A Phase III trial has demonstrated that patients with advanced Stage III/IV classic Hodgkin lymphoma who underwent initial treatment with nivolumab, a PD-1 checkpoint inhibitor, and AVD chemotherapy (N-AVD) had a significantly lower risk of their cancer getting worse than patients treated with brentuximab vedotin, a monoclonal antibody, and AVD (BV-AVD) a year after starting treatment.
A total of 94 percent of adolescent and adult patients in the N-AVD group had progression-free survival compared with 86 percent in the BV-AVD arm. N-AVD was also well-tolerated as there were few serious immune-related side effects in the S1826 trial. The median follow-up was 12.1 months.
“The results are remarkable,” stated Alex Herrera, MD, lead investigator on the study, as well as Chief of the Division of Lymphoma at City of Hope and an investigator with the SWOG Cancer Research Network. “The combination of nivolumab and chemotherapy is potent and safe in patients with Stage III or IV classic Hodgkin lymphoma as an initial treatment. The therapy is poised to be a standard for treatment of advanced Hodgkin lymphoma. This is indeed great news for patients with this cancer as there is another effective and safe treatment option for them.”
Georgie Garabet, 43, of Glendora, CA, was one of the patients who participated in the trial. When he began to feel sick in early 2020, Garabet was a 40-year-old father of two children under the age of 3. His symptoms included uncontrollable itching all over his body and severe weight loss. After a few trips to emergency rooms and to his primary care doctor, he was eventually diagnosed with Stage III Hodgkin lymphoma.
Garabet met Herrera and instantly felt he was in good hands. “He explained everything so well,” he added, and then enrolled in the trial. After his first infusion, he felt exhausted, but that was the worst he felt during treatment. After only four infusions, he was in remission. He was advised to continue the treatment in case any cancer lingered, and he did.
The S1826 trial, supported by the NCI and led by SWOG, is the largest classic Hodgkin lymphoma study ever conducted in the NCI's National Clinical Trials Network and is also representative of a diverse patient population. About a quarter of the enrolled patients were Black or Hispanic. A partnership with the Children's Oncology Group (COG) helped ensure the trial included young adolescents, and a quarter of enrolled patients were younger than 18 years old. Nearly two-thirds of all patients had Stage IV cancer.
“This study speaks to the power of the National Clinical Trials Network and is an excellent example of the transformative work that the NCI funds,” said Jonathan Friedberg, MS, MMSc, senior author of the study, Chair of the SWOG Cancer Research Network's lymphoma committee, and Director of the Wilmot Cancer Institute at the University of Rochester. “Hodgkin lymphoma is not a common disease and the NCTN enabled a large network of more than 200 pediatric and adult community providers and academic medical centers to work together. Because of that, we were able to get data very quickly and directly impact patient care. This was a critical investment in cancer research and treatment.”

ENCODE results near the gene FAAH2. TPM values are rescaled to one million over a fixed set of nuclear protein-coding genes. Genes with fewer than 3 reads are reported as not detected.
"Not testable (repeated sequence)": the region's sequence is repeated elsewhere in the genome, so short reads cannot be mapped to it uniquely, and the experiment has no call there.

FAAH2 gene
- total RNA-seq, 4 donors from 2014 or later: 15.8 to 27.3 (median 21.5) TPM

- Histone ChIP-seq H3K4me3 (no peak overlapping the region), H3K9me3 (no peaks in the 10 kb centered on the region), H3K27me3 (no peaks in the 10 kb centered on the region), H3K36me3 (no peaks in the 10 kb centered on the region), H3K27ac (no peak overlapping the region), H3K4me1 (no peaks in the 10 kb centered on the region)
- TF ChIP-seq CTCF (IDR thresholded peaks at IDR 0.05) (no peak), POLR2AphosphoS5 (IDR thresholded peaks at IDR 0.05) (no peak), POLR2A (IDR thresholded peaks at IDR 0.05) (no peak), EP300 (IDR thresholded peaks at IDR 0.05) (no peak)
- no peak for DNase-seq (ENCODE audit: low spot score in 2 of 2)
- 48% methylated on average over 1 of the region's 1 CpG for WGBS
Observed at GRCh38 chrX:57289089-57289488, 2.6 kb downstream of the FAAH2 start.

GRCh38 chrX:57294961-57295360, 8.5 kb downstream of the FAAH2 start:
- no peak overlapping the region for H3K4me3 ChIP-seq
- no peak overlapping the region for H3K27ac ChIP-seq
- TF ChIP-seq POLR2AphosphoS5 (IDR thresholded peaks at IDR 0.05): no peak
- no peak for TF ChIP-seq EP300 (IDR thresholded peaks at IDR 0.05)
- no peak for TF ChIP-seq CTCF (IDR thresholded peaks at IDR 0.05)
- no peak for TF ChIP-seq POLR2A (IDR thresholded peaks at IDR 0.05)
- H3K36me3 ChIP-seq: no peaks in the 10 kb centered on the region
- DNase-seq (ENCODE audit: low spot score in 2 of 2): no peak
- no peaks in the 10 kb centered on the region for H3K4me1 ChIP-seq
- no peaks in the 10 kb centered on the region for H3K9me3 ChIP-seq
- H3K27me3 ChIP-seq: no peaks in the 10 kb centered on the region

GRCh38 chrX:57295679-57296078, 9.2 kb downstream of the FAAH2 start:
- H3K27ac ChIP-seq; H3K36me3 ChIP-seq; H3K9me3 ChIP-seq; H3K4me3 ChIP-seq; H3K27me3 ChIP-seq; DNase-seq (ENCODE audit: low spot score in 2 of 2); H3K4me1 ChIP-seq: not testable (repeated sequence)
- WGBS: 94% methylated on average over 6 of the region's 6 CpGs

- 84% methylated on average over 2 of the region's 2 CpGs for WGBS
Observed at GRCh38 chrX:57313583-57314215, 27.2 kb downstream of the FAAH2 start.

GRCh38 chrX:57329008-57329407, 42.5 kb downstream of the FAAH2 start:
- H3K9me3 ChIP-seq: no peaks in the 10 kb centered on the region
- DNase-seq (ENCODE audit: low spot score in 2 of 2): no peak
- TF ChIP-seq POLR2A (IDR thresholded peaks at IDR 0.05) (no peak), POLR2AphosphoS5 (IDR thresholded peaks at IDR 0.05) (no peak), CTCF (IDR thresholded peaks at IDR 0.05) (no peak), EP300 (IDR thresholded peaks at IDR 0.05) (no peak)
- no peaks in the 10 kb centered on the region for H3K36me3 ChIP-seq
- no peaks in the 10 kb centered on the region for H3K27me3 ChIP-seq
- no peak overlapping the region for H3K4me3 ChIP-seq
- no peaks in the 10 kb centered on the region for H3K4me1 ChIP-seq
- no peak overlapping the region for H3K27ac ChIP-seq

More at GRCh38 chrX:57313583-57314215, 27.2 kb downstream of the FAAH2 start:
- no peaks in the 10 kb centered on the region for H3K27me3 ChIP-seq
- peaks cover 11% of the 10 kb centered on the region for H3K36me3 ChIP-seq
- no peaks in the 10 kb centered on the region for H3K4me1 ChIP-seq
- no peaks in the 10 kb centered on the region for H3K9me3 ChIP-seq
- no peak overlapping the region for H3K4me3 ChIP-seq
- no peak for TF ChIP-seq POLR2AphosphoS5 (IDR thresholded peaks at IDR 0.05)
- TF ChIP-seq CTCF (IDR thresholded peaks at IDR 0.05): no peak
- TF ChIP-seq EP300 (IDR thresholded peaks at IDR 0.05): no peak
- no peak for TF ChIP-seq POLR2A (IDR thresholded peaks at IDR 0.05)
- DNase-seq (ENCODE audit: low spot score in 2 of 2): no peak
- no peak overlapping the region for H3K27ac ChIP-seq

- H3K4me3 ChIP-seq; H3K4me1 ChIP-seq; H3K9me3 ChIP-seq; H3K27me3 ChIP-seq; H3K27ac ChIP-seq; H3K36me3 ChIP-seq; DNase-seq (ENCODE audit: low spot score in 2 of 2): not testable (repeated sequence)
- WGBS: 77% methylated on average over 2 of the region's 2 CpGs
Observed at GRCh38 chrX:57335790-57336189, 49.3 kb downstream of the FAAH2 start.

Patients with Stage III or IV classic Hodgkin lymphoma who had not been previously treated and were age 12 or older were eligible for the trial. Of a total of 976 eligible patients, 489 were enrolled in the N-AVD arm (nivolumab plus doxorubicin, vinblastine, and dacarbazine), while 487 were part of the BV-AVD group. Each group received 6 infusion cycles of each combination therapy.
As expected with combination chemotherapy, the most common side effects included gastrointestinal and hematologic toxicities, as well as fatigue. However, less than 1 percent of patients needed radiation after trial treatment, which is a dramatic reduction in the proportion of patients being initially treated for Hodgkin lymphoma who need radiation, especially among pediatric patients.
“The ability to maintain high rates of relapse-free survival with minimal use of radiation therapy in children with newly diagnosed advanced stage Hodgkin lymphoma will be a paradigm shift,” said Sharon Castellino, MD, Chair of the COG Hodgkin lymphoma committee and Director of the Leukemia and Lymphoma Program at the Aflac Cancer and Blood Disorders Center at Children's Healthcare of Atlanta and Winship Cancer Institute at Emory University.
Brentuximab vedotin was the first antibody-drug conjugate developed for classic Hodgkin lymphoma. Several studies have demonstrated that incorporating the therapy into frontline treatment improves progression-free survival and overall survival. Despite improved outcomes, there are still serious side effects and relapses can occur.
“There is definitely a need to improve frontline therapies for Hodgkin lymphoma, particularly because a disproportionate number of patients with this disease are teens and young adults,” Herrera added.
PD-1 checkpoint inhibitors are a powerful and growing form of immunotherapy used to treat melanoma, kidney cancer, head and neck cancers, relapsed or difficult-to-treat Hodgkin lymphoma, and other cancers. The PD-L1 protein is expressed on Hodgkin lymphoma tumor cells and aids the cancer by signaling to immune cells, such as T cells, to stop working against tumors.
Checkpoint inhibitors block the PD-L1 protein to help the immune system and, specifically, T cells do what they're designed to do—eradicate cancer. In this study, adding nivolumab to chemotherapy worked so well that some patients experienced remission after only a few treatments. Next steps for the trial include following patients to measure the durability of progression-free survival, overall survival, and other patient outcomes.
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